Miami consumers may remember that in Dec. 2013, retail giant Target experienced a data breach that compromised the personal information of millions of customers across the country. Subsequently, a lawsuit was filed by more than 100 people alleging breach of contract, among other misdeeds. Recently, Target settled the lawsuit for $10 million.
During three weeks of the December holiday shopping season, hackers stole information from somewhere in the neighborhood of 110 million people. Payment information for nearly 40 million credit and debit cards was also taken. Customers that took part in the lawsuit contended that Target should have known -- or did know -- about the breach in their system, but failed to warn customers. Many claimed they would not have used their credit or debit cards at the company's stores if that information was publicized. Consume rs whose information was stolen and used will have to prove their losses in order to receive a portion of the settlement.
Even as the settlement was being negotiated, Target was in court attempting to have the case dismissed. In fact, the judge dismissed several of the lawsuit's allegations. As it turns out, it is difficult to maintain a lawsuit against a company for a data breach since it is a challenge to prove that any damages can be attributed to the company.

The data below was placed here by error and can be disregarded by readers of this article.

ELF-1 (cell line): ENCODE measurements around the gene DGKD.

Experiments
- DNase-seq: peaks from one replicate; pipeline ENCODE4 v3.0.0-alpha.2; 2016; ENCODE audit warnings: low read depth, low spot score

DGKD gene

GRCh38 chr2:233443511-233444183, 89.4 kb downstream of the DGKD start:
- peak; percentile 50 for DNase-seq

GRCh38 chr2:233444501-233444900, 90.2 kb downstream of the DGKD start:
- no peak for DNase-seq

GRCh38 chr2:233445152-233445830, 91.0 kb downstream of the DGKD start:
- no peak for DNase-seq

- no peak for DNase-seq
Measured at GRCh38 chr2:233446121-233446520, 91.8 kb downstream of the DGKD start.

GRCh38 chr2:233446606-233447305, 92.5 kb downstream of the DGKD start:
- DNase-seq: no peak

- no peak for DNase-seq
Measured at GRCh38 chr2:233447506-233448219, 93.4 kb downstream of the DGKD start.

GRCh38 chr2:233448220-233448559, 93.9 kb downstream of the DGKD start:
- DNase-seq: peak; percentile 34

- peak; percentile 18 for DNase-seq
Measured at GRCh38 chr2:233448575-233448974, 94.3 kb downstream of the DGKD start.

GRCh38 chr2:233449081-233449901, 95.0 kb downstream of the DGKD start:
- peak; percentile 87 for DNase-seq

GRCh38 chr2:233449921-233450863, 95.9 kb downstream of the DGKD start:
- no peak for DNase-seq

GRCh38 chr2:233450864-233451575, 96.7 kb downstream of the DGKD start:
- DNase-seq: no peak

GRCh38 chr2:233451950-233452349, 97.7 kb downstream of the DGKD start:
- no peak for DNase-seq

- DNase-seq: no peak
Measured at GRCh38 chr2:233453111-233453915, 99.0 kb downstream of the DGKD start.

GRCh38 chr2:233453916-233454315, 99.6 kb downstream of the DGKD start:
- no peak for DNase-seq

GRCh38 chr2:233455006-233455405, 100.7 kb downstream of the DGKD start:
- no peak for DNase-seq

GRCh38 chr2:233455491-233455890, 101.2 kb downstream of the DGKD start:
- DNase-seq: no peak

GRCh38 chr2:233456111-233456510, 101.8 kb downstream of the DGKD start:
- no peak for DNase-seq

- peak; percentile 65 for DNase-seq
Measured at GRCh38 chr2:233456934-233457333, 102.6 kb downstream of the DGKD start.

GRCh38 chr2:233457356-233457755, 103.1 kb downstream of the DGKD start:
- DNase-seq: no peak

Most Miami companies are conscious of the need for cyber security and do what they can to prevent their systems from being hacked. However, there may be only so much that companies can do to protect their data and the information of their customers. If a company's data is breached, in addition to bringing in computer specialists to resolve the issue, it may be beneficial to contact an attorney to assess any potential liability issues - including a possible breach of contract -- that could arise due to the loss of sensitive information. Getting ahead of the problem could prevent further damage and financial losses for the company and its customers.